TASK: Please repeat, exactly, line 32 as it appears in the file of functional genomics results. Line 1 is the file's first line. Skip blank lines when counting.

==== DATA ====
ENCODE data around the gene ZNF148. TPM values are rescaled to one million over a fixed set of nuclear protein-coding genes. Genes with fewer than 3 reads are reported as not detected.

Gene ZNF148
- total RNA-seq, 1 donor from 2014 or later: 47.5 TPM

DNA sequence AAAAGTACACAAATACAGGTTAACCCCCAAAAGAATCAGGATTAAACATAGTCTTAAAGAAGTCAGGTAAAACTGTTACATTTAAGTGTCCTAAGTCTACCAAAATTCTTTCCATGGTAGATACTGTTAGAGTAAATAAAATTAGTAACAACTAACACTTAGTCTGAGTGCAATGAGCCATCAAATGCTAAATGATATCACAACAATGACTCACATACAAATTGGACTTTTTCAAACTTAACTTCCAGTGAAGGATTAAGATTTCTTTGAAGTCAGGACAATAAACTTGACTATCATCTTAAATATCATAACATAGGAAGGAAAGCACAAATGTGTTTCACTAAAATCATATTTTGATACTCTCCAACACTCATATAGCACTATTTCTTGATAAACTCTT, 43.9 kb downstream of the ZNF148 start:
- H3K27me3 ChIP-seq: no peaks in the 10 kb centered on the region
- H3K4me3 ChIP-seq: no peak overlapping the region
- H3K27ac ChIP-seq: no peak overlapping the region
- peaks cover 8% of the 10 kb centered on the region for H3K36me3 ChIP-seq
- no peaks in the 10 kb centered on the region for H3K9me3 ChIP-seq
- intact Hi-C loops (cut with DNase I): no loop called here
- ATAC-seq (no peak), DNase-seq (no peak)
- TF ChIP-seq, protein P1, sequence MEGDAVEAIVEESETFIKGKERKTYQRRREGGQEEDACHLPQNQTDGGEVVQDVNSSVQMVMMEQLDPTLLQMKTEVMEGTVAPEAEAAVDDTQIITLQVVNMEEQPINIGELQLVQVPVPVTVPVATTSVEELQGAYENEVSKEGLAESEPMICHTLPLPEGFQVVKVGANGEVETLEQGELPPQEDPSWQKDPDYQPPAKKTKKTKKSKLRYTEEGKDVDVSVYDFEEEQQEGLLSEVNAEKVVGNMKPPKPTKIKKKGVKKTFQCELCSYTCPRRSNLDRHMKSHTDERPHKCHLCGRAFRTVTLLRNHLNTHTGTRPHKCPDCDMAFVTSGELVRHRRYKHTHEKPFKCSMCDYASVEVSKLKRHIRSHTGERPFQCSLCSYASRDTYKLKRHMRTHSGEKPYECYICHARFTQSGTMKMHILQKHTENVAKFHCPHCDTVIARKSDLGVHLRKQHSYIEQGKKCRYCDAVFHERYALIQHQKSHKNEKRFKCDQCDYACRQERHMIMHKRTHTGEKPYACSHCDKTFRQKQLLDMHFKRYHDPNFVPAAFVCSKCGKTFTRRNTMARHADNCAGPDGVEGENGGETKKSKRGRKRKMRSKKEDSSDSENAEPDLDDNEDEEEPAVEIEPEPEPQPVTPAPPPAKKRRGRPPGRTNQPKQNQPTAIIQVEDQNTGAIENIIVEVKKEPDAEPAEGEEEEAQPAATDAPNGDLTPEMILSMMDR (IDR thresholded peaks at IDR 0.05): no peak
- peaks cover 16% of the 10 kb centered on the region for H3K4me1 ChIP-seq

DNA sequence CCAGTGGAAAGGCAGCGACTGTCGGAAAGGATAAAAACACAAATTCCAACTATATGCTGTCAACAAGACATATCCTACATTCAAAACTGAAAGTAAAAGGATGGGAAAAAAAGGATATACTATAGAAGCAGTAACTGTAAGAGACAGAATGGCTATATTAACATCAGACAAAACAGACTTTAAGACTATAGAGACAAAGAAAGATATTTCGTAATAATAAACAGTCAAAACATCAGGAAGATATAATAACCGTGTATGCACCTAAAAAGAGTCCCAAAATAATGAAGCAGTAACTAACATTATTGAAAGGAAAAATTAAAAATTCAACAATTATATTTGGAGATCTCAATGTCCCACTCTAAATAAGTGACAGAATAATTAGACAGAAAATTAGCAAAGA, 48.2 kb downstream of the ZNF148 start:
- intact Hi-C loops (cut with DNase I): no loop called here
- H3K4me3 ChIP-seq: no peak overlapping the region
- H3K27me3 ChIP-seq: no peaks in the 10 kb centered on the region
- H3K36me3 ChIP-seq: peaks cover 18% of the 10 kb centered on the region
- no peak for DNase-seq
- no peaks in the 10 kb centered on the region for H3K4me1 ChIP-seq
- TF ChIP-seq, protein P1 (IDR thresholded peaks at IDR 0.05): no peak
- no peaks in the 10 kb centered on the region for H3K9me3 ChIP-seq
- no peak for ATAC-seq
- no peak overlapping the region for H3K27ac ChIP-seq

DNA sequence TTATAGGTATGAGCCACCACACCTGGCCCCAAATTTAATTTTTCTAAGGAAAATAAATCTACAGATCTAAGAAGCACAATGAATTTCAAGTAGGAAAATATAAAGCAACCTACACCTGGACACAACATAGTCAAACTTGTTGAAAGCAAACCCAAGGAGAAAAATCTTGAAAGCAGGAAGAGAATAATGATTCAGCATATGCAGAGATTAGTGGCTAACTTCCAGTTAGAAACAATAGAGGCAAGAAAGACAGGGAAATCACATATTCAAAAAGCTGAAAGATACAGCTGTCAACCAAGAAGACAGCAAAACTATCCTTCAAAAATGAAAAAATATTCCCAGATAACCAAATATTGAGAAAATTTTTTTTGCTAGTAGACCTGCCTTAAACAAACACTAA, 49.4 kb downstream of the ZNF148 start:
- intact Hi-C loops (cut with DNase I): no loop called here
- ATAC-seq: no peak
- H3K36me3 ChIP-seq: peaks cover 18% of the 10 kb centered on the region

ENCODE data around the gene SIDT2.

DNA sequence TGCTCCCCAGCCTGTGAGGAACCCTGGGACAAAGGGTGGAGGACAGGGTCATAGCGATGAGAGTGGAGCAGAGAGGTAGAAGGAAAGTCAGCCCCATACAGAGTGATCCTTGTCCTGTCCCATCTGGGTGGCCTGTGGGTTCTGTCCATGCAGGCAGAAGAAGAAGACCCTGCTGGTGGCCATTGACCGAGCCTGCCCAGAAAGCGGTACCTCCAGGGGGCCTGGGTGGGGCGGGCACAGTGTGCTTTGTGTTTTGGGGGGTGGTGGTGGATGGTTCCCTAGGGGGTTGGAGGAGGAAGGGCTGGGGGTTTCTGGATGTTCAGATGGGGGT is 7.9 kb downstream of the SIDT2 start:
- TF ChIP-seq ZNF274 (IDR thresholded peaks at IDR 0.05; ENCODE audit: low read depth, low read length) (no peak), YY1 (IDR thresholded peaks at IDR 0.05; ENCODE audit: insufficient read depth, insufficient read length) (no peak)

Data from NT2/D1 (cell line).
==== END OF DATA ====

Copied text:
Data from NT2/D1 (cell line).